One of the terms that merchants are likely to come across when researching for their ecommerce business is physical distribution. There are countless articles describing how to go about optimizing it, managing it, and how necessary it is at all. But few offer a simple definition. What’s more, distribution management in marketing is something that’s easily looked over until you’re personally impacted by something as annoying as a five-day wait for something you’re really looking forward to. But how do you explain the whole physical distribution concept to an ecommerce beginner? Although it’s more a question for the warehousing side of ecommerce operations, we here at P2Pseller believe that information is king. The more knowledge you have at your disposal, the better decisions you can make for yourself and your business. Plus, why deny it? Learning is fun. So without further ado, read on for a few easy terms and examples to help you on your journey.
A physical distribution definition isn’t hard to wrap your head around. It’s simply how products are spread across fulfillment centers to ensure the maximum range of delivery in the shortest possible time. Logistics and distribution management is a field that’s full of complexity, so we’ll try not to get bogged down with technicalities here. But as an overview, warehouses are strategically placed to maximize their one- and two-day delivery range. After all, we live in a post-Amazon world where customers expect their packages almost yesterday, and if you can’t deliver that, they’ll go looking for someone who will. In these strict conditions, it’s a priority to make sure that your fulfillment center is as well-placed as possible. Mature fulfillment companies often operate whole networks of warehouses, optimizing their physical distribution services by making sure they’re able to service even more remote, rural areas of the country.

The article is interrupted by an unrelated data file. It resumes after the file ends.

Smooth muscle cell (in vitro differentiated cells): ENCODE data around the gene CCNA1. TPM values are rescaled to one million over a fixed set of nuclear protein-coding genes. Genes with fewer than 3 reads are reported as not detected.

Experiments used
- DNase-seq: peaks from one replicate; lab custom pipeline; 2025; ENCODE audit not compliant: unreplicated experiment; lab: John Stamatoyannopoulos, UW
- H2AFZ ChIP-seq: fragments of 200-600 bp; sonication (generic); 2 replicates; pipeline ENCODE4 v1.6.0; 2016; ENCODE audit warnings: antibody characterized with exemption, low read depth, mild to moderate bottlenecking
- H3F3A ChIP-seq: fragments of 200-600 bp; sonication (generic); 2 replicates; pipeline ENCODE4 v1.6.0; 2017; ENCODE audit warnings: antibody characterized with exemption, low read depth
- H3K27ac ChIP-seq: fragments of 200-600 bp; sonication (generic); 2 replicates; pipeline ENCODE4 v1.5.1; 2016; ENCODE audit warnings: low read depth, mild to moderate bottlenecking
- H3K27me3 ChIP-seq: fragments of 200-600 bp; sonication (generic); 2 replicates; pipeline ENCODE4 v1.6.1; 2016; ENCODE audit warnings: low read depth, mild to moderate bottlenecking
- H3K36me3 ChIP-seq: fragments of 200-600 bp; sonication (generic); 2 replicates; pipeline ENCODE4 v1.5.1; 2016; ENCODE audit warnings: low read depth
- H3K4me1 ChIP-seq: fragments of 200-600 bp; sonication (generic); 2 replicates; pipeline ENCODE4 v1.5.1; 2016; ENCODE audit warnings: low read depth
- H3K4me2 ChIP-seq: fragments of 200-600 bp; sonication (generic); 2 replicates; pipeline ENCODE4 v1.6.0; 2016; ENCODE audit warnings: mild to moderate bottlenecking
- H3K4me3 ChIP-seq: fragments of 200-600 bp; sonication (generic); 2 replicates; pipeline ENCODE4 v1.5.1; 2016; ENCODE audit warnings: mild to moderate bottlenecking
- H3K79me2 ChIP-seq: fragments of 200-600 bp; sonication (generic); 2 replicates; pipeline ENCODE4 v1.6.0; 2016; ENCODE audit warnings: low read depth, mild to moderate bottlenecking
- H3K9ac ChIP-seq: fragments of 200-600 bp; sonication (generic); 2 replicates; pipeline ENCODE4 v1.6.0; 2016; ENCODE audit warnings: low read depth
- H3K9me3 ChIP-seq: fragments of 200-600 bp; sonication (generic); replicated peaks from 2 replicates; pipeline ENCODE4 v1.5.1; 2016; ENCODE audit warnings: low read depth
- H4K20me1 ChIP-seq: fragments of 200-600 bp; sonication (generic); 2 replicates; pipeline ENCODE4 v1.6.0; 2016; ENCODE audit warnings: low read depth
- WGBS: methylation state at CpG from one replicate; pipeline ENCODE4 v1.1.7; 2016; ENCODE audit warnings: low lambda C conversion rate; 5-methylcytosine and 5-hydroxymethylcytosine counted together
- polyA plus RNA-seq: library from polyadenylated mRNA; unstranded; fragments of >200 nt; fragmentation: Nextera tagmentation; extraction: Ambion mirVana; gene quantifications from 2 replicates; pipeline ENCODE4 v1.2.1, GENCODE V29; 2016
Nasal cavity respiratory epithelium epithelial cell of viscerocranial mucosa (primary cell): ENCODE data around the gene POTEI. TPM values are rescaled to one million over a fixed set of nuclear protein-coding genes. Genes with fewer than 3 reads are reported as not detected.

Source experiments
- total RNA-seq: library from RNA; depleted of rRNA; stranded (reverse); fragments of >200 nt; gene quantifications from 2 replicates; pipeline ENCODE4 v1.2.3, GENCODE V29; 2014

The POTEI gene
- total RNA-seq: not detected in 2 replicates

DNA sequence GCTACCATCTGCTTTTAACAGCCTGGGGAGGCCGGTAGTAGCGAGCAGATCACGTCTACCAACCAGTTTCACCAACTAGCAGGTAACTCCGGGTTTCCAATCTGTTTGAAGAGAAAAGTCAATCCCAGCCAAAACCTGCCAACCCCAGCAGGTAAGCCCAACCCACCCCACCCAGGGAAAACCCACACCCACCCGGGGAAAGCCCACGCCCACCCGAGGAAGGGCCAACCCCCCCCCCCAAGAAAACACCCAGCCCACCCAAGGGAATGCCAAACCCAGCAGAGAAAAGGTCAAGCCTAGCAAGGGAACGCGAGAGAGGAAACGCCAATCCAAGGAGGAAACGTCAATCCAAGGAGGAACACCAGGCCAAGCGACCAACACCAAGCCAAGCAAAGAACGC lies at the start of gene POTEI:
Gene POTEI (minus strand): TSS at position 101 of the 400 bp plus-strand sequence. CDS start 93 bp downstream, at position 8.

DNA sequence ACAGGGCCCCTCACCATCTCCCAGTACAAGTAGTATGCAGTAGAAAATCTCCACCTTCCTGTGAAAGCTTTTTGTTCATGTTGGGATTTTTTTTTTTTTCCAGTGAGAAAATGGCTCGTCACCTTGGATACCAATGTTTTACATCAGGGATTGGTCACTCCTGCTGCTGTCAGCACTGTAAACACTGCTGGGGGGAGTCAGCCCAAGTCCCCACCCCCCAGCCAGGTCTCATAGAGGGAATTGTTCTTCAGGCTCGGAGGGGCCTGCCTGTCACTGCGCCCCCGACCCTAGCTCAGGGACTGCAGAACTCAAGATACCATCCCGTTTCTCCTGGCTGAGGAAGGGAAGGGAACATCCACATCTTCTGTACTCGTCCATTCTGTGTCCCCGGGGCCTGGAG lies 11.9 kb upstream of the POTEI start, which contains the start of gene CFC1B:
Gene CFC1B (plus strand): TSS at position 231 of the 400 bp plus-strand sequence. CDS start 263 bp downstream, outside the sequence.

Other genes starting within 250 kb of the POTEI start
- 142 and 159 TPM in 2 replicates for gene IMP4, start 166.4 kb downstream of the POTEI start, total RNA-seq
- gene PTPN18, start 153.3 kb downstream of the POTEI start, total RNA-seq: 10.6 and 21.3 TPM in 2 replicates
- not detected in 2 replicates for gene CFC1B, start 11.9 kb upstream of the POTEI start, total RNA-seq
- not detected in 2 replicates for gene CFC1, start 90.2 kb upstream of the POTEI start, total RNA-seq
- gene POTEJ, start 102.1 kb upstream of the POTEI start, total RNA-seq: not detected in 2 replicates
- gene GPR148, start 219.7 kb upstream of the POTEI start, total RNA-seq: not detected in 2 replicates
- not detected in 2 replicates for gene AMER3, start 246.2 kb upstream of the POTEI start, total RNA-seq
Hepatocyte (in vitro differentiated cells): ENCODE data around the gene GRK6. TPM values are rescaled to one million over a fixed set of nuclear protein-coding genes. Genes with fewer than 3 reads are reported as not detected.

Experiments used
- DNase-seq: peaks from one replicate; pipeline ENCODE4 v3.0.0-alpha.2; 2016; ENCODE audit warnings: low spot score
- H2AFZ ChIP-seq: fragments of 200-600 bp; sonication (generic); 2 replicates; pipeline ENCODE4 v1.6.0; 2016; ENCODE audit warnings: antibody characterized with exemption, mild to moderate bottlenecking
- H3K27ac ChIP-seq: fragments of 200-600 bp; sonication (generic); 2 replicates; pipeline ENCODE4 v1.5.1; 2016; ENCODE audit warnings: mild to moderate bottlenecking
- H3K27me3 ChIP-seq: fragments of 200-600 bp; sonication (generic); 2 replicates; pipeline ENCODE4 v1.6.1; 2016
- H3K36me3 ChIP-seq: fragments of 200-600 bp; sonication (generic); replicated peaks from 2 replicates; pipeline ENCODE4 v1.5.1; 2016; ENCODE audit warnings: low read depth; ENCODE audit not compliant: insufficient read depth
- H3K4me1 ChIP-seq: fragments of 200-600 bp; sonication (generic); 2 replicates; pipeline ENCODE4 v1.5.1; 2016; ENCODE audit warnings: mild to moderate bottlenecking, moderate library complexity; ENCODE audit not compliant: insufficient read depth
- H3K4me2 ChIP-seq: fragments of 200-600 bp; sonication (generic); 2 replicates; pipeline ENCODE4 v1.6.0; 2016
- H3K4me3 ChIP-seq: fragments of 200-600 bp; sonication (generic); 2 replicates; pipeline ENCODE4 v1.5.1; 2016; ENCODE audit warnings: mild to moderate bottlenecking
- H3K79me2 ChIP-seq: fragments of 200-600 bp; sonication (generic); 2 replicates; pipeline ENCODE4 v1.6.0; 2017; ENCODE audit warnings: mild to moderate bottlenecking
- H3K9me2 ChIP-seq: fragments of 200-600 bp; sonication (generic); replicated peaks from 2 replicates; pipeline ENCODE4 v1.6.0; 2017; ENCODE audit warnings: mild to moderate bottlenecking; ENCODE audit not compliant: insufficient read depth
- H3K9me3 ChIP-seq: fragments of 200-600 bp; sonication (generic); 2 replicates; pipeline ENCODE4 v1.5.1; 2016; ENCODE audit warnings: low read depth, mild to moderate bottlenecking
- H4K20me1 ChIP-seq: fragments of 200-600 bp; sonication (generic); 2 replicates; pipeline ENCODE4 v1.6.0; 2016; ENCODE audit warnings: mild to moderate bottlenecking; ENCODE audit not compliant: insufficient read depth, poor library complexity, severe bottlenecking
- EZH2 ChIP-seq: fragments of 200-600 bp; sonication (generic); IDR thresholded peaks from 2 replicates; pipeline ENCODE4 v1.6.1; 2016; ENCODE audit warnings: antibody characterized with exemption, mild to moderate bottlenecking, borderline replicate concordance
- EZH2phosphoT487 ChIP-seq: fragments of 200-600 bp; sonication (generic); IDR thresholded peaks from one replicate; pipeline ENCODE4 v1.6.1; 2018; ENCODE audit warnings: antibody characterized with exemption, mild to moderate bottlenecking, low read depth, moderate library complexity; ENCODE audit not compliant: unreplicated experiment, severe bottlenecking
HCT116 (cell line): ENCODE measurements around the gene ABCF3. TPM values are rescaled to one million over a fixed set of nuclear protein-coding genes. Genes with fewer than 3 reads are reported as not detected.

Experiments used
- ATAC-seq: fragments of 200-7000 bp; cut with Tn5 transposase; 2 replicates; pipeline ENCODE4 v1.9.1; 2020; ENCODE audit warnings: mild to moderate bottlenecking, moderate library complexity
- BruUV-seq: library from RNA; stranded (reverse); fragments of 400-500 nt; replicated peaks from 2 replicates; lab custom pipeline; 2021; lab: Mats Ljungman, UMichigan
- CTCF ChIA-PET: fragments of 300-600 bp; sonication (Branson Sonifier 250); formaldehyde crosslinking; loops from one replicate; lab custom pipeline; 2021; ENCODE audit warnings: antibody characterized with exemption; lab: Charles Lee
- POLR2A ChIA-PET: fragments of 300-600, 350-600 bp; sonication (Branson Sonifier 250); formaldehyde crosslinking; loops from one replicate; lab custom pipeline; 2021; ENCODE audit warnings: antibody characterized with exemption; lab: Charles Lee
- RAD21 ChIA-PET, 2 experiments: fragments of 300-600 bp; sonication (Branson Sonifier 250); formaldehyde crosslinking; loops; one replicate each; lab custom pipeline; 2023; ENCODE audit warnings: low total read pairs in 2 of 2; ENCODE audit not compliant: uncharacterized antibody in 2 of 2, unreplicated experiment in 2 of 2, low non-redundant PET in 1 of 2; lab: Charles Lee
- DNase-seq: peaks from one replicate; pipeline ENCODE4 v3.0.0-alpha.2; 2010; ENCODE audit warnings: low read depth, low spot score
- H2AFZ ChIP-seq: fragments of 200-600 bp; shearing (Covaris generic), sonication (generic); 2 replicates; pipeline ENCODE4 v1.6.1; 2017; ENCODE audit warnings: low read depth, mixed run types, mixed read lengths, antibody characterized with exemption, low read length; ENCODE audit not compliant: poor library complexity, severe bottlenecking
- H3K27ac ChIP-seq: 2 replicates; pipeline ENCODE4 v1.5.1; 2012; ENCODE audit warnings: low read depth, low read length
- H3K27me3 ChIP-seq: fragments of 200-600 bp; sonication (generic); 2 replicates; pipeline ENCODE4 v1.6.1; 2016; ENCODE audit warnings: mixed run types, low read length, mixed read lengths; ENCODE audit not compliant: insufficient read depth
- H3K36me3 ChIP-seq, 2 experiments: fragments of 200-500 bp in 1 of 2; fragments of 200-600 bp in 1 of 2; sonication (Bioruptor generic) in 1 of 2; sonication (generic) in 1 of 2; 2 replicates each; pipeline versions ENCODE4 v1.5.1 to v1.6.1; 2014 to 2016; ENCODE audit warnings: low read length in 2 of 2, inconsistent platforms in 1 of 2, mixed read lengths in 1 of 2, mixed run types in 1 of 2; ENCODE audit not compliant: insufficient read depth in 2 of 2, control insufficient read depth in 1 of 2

Despite the similarity in name, supply and distribution chains are distinct from their physical brethren. The chain part refers to the manufacturers, wholesalers, storers, couriers and everywhere else the product may reside on its way to being delivered to your customer. These products aren’t necessarily in their final form, and may still require some refining. This article, however, is more about distributing finished goods between multiple warehouses to ensure quick delivery as soon as an order is placed.
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